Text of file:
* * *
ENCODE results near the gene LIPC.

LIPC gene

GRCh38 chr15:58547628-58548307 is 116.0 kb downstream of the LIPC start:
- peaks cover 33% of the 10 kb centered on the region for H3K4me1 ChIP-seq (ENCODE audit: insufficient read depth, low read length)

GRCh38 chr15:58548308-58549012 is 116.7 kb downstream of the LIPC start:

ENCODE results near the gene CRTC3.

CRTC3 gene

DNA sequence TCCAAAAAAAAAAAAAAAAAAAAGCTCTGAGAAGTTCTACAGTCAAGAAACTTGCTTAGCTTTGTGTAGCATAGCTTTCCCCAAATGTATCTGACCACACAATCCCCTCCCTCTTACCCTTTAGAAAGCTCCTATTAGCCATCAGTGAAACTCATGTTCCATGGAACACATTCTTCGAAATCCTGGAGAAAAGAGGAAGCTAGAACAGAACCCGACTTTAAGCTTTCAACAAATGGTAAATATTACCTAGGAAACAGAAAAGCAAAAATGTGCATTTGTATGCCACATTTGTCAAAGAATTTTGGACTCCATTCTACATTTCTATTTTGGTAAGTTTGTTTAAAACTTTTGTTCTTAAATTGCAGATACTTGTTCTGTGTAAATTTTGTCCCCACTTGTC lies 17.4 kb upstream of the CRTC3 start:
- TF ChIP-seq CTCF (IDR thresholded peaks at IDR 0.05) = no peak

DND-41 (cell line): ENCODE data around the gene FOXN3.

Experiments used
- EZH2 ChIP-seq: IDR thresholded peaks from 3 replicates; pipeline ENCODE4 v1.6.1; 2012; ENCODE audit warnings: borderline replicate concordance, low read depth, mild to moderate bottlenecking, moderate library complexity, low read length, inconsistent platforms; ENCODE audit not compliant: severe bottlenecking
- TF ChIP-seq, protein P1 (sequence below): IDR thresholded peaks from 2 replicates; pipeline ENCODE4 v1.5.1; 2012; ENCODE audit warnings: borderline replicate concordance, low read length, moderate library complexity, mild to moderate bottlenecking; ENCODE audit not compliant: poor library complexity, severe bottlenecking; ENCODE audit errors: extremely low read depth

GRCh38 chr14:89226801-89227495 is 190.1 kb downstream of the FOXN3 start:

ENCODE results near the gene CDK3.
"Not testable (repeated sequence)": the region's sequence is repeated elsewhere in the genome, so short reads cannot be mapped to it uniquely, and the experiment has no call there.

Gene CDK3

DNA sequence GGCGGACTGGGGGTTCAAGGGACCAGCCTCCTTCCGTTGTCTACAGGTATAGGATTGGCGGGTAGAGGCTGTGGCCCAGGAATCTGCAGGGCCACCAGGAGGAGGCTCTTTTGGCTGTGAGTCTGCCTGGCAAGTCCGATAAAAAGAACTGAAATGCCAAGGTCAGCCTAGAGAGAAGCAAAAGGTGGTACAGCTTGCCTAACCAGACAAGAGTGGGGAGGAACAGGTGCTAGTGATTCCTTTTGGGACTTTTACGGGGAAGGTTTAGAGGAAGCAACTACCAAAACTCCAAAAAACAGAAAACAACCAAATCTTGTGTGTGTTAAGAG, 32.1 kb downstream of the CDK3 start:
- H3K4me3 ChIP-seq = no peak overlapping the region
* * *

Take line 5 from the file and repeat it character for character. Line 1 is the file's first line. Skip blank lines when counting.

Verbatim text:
GRCh38 chr15:58548308-58549012 is 116.7 kb downstream of the LIPC start: